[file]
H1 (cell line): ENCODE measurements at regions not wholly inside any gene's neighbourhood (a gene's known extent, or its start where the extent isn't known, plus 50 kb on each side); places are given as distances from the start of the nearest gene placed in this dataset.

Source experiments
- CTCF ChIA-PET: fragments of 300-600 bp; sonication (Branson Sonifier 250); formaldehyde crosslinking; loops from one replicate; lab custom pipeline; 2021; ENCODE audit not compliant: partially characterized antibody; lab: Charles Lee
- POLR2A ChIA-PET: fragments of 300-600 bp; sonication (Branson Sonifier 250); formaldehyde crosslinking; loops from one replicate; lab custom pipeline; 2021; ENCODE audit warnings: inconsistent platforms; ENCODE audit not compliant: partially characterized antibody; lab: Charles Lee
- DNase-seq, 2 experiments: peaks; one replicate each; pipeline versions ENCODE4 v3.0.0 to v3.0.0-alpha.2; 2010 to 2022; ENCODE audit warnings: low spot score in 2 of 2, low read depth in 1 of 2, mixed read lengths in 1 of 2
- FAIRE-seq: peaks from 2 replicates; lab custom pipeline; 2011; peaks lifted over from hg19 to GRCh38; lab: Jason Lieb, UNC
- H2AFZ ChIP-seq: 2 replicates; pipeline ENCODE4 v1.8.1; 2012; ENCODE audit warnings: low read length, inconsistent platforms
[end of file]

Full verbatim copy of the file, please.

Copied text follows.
H1 (cell line): ENCODE measurements at regions not wholly inside any gene's neighbourhood (a gene's known extent, or its start where the extent isn't known, plus 50 kb on each side); places are given as distances from the start of the nearest gene placed in this dataset.

Source experiments
- CTCF ChIA-PET: fragments of 300-600 bp; sonication (Branson Sonifier 250); formaldehyde crosslinking; loops from one replicate; lab custom pipeline; 2021; ENCODE audit not compliant: partially characterized antibody; lab: Charles Lee
- POLR2A ChIA-PET: fragments of 300-600 bp; sonication (Branson Sonifier 250); formaldehyde crosslinking; loops from one replicate; lab custom pipeline; 2021; ENCODE audit warnings: inconsistent platforms; ENCODE audit not compliant: partially characterized antibody; lab: Charles Lee
- DNase-seq, 2 experiments: peaks; one replicate each; pipeline versions ENCODE4 v3.0.0 to v3.0.0-alpha.2; 2010 to 2022; ENCODE audit warnings: low spot score in 2 of 2, low read depth in 1 of 2, mixed read lengths in 1 of 2
- FAIRE-seq: peaks from 2 replicates; lab custom pipeline; 2011; peaks lifted over from hg19 to GRCh38; lab: Jason Lieb, UNC
- H2AFZ ChIP-seq: 2 replicates; pipeline ENCODE4 v1.8.1; 2012; ENCODE audit warnings: low read length, inconsistent platforms